If you’re just getting started in your chronic illness journey, if you get nothing else from this essay, I hope you’ll hear this: you are not alone. This is not your fault, and there are people out here fighting for the care you need and deserve.

There is an expansive number of organizations and communities for ME/CFS, long COVID, and chronic illness more broadly. If this ends up being a topic that folks have interest in seeing covered, I’ll continue writing about and provide more resources in the future. Below are simply the ones that have been most impactful for me.


ME Action Network – one of the most impressive examples of patient-led research and activism that I’ve seen. This international organization has been critical to building community around, driving research about, and promoting awareness of ME/CFS and post-viral conditions.

Body Politic – a queer feminist COVID-19 support group that provides peer support, patient-led research, and public education 

Both the above, among other excellent organizations, are partners of The Network for Long Covid Justice.

Evidence-Based, Accessible Coverage:

David Tuller, a Senior Fellow in Public Health and Journalism at UC Berkeley has provided extensive coverage of ME/CFS and its outrageous bureaucratic and scientific neglect.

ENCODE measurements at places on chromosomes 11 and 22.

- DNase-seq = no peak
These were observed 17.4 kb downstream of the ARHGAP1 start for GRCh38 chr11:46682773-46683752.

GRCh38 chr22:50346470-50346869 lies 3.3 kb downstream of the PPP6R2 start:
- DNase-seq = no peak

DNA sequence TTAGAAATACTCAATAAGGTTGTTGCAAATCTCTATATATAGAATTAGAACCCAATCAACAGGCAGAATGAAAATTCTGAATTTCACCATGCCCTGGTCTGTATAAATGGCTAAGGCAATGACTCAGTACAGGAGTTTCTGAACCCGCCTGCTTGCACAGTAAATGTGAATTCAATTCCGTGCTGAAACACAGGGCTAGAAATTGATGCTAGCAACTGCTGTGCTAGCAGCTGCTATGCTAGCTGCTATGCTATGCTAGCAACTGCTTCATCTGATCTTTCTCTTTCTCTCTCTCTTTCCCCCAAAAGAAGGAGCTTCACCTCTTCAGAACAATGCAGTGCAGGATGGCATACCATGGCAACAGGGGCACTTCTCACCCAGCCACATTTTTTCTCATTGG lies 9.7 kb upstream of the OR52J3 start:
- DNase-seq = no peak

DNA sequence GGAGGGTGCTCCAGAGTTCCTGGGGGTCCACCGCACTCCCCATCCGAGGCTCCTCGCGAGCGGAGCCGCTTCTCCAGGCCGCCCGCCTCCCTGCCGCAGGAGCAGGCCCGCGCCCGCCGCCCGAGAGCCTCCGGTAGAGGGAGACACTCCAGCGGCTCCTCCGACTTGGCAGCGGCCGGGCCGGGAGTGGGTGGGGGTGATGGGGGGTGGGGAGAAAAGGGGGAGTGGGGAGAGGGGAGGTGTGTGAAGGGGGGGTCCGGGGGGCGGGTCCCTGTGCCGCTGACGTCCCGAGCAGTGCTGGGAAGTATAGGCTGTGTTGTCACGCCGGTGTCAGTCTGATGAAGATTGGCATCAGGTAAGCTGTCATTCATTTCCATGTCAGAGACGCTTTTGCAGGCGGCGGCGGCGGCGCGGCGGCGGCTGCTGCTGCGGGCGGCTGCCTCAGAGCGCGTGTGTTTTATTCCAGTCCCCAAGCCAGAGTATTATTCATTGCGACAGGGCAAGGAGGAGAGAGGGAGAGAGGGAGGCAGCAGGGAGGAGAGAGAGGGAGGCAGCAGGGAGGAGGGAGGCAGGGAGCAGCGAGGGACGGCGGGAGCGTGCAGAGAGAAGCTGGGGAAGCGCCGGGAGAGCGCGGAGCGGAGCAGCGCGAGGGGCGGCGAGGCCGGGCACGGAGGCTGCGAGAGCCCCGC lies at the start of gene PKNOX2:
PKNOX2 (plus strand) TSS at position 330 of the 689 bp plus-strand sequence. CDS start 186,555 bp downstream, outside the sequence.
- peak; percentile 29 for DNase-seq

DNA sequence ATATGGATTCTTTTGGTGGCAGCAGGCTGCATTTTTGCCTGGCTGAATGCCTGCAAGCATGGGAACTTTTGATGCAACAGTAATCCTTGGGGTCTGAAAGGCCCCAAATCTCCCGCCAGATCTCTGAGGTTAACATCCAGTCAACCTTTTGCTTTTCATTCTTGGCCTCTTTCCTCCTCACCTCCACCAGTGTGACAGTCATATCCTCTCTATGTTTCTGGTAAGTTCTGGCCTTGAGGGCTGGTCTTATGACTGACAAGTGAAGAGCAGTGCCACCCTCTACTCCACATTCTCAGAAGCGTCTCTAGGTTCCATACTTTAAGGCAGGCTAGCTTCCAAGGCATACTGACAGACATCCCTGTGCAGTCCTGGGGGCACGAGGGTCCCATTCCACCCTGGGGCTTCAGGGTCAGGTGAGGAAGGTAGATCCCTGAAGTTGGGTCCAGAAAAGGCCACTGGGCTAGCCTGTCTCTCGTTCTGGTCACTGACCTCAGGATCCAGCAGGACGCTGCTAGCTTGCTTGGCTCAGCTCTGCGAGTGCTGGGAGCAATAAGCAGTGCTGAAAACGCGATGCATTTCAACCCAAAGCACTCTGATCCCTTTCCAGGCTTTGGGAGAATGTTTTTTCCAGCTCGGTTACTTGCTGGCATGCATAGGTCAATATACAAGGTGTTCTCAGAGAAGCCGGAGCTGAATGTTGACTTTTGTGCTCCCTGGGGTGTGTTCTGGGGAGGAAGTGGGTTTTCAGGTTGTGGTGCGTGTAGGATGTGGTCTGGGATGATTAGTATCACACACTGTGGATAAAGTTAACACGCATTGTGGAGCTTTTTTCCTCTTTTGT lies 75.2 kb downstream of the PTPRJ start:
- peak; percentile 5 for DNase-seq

Individual Stories/Memoirs, Journalism, and Other Nonfiction

that discuss ME/CFS or related conditions such as chronic Lyme, mold toxicity, and fibromyalgia:

Racial Disparities in ME/CFS and Long COVID:

Ashanti Daniel, Wilhelmina Jenkins, and Chimére L. Smith have been central to spotlighting the neglect of POC with ME/CFS and long COVID.


  • Emily Lim Rogers – takes an archival and ethnographic approach to the politics of ME/CFS, looking at patient activism and the limits of Western medicine with both critical insight and compassion
  • Vyshali Manivannan – writer, creative/critical scholar, and activist who deftly combines autoethnography with rhetorics of health and medicine